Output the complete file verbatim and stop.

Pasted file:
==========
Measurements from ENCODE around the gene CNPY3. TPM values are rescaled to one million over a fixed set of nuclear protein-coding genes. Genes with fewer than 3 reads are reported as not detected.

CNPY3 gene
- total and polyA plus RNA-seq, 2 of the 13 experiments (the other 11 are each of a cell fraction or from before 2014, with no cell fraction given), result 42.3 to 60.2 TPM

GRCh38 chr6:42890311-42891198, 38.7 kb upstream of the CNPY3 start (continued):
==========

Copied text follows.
Measurements from ENCODE around the gene CNPY3. TPM values are rescaled to one million over a fixed set of nuclear protein-coding genes. Genes with fewer than 3 reads are reported as not detected.

CNPY3 gene
- total and polyA plus RNA-seq, 2 of the 13 experiments (the other 11 are each of a cell fraction or from before 2014, with no cell fraction given), result 42.3 to 60.2 TPM

GRCh38 chr6:42890311-42891198, 38.7 kb upstream of the CNPY3 start (continued):